W. Somerset Maugham’s Of Human Bondage is another of my favorite books that deals with art obsession. Who could forget the woman he couldn’t get enough of, the one who wrecked his apartment to the point that absolutely nothing could be salvaged?
My mentor, Sena Jeter Naslund, writes the most amazingly rich historical fiction novels. I can only hope to learn her powers of observation and the precision with which she writes is astounding. She doesn’t give up until she finds le mot juste.
Then there are others whose writing have mightily affected my style because I have read them so extensively and intensively. Toni Morrison’s novel Beloved taught me how to feel, how to process pain, and how to read more deeply and symbolically. Amy Tan’s novels are masterpieces of place. She transports her readers and immerses them into cultures and times she creates word by word; I desire for my writing to do the same.
|March 17th 2020|
Victorine is a compelling rendering of the life of a model working for Edouard Manet in the 1860s, who longed to be a painter in her own right. In this book, you will feel paint flow onto the canvases of Manet, Monet, Degas, Morisot, Stevens, Meurent, and others. You will imagine life on the streets of Paris in all its beauty, harshness, and fragility. And you will see a relationship between painter and model unfold with remarkable clarity and sensitivity. Victorine Meurent s body is the vehicle for Manet s artistic vision, while her robust courage, irreverence and honesty, and her longing for her own agency, shapes the painter s vision. The intimate collaboration between two artists creates life-changing revelations on both sides this dance of color and light complicated, sensuous, and intense. –Eleanor Morse, author of White Dog Fell from the Sky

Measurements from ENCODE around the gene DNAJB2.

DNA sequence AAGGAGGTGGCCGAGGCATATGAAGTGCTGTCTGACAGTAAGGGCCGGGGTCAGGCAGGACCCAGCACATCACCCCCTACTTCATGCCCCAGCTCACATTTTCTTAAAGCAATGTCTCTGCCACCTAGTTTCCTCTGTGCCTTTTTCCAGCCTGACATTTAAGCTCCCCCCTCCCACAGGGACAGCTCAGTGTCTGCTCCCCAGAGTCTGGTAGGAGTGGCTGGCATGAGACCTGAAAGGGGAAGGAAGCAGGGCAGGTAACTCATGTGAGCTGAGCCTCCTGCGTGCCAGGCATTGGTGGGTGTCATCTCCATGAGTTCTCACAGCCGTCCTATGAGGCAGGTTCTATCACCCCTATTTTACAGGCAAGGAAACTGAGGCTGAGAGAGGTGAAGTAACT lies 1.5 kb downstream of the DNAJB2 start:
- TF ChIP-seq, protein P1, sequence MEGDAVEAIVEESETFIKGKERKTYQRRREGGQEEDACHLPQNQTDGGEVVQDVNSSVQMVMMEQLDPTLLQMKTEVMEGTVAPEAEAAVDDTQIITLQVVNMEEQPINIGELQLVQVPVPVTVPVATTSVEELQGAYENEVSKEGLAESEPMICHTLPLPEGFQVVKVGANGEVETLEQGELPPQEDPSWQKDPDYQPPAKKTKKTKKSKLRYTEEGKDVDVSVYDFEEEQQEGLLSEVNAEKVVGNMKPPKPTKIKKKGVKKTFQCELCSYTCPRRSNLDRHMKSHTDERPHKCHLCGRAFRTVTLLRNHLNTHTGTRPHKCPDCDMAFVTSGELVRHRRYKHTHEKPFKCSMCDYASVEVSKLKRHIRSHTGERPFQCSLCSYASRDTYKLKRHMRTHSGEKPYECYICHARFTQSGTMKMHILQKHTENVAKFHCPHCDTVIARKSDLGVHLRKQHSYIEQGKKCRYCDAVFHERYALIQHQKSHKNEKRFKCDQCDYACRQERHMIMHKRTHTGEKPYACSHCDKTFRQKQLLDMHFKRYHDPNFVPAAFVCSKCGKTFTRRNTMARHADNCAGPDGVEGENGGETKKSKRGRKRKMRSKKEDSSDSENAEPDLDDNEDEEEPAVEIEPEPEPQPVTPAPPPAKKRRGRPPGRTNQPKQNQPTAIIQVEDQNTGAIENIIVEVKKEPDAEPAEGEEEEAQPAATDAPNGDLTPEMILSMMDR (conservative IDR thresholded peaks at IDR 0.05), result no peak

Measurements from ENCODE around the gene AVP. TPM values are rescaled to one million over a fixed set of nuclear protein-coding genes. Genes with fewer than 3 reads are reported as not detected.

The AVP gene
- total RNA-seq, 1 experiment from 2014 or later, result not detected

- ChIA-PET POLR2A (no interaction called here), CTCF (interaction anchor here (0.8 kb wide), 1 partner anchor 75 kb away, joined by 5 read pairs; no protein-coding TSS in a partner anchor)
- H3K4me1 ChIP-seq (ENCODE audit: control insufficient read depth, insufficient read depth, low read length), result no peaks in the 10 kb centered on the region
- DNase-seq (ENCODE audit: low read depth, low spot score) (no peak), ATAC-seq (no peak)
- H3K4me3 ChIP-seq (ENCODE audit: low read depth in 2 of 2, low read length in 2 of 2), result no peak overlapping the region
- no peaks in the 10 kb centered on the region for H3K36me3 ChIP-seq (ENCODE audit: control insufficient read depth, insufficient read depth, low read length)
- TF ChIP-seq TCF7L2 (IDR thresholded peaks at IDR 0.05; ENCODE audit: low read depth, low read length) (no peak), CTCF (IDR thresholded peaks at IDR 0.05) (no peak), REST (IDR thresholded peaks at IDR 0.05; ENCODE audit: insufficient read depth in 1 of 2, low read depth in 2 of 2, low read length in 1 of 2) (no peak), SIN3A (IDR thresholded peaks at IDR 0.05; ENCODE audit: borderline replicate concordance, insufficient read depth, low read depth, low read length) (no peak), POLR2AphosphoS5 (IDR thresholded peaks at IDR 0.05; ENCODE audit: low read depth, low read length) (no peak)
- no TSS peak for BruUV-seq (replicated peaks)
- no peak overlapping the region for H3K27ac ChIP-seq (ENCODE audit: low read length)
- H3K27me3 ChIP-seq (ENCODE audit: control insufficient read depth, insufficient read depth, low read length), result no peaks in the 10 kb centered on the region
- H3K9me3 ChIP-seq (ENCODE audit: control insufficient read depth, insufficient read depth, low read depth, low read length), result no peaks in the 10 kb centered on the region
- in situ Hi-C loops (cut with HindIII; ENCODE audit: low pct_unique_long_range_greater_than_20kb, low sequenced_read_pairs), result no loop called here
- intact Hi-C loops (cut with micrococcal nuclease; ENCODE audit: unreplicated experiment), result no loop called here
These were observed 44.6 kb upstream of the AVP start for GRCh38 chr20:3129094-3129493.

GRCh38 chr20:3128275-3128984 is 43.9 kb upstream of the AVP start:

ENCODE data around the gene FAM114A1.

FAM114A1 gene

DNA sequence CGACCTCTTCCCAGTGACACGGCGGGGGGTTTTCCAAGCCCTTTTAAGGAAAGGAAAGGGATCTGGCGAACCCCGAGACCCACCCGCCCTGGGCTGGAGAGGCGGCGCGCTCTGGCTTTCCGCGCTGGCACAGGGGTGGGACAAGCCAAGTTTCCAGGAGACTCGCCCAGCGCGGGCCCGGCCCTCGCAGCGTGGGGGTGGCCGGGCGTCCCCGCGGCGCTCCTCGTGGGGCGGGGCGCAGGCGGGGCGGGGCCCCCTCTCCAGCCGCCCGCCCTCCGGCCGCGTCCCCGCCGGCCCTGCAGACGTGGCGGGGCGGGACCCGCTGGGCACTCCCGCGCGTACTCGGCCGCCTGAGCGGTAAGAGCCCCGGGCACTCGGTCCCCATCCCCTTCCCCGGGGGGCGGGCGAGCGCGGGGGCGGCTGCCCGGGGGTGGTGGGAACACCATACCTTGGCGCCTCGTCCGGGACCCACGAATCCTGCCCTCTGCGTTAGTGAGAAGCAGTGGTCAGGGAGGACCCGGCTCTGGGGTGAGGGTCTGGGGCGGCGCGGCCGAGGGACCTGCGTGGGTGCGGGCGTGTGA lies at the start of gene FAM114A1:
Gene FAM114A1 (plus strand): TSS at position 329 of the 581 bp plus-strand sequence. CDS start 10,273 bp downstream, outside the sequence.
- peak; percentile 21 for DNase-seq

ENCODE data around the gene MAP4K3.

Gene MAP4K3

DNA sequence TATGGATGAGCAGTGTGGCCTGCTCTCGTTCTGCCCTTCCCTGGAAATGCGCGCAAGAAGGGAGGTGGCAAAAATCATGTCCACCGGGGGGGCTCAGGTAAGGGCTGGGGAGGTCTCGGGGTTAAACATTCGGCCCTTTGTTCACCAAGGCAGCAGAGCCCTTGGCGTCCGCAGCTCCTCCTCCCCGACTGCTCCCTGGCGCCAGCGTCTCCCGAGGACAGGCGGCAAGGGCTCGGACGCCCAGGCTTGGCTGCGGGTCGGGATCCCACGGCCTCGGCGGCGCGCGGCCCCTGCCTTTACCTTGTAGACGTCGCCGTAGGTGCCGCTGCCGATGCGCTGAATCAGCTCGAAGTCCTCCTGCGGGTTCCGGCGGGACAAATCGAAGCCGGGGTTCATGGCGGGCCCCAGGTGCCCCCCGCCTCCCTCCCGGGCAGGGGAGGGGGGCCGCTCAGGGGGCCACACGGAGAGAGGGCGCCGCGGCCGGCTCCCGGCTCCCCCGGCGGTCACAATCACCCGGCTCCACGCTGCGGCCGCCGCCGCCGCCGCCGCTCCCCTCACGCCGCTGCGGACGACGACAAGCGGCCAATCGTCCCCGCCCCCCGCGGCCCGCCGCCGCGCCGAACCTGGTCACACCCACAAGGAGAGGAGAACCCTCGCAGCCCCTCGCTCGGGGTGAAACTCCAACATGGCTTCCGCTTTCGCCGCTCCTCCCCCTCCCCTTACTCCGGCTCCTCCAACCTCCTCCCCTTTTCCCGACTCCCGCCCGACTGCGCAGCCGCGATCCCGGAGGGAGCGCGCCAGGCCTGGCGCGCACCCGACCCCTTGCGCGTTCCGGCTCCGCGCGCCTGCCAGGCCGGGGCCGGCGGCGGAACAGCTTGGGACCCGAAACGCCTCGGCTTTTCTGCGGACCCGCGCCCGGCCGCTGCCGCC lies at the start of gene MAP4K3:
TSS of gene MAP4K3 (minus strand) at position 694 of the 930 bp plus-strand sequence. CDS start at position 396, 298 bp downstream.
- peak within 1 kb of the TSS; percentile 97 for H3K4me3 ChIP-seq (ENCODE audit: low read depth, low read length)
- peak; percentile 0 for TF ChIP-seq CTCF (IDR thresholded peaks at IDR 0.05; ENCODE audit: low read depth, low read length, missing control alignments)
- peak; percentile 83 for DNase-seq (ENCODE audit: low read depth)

The model for great impressionist artist, Manet, the sassy, sexy, smart and artistic Victorine is as vivid as his best paintings. Yearning to paint herself, she questions Manet and his artist friends closely annoyingly about what they paint and how they paint it, treating the reader to a sequence of fascinating exchanges about art, its creation and demands. In a gallery of episodes, narrated in the gaudy, evocative voice of the protagonist, author Drema Drudge renders Victorine Meurent from flesh to soul. Applying bold strokes of language, Drudge animates the story of a life lived at high intensity sparkling, inventive, imaginative, ambitious a totally original life. You can'
t help but love them both. –Julie Brickman, author of Two Deserts and What Birds Can Only Whisper
More about Drēma
Drēma Drudge suffers from Stendhal’s Syndrome, the condition in which one becomes overwhelmed in the presence of great art. She attended Spalding University’s MFA in Creative Writing Program where she learned to transform that intensity into fiction. Her first novel, Victorine, comes out March 2020.
For more about Drēma's writing, art, and travels, please visit her website, www.dremadrudge.com, and sign up for her newsletter.
Huge thanks to Drēma for being such a lovely guest today and for sharing her thoughts about her writing and her novel, Victorine which is published tomorrow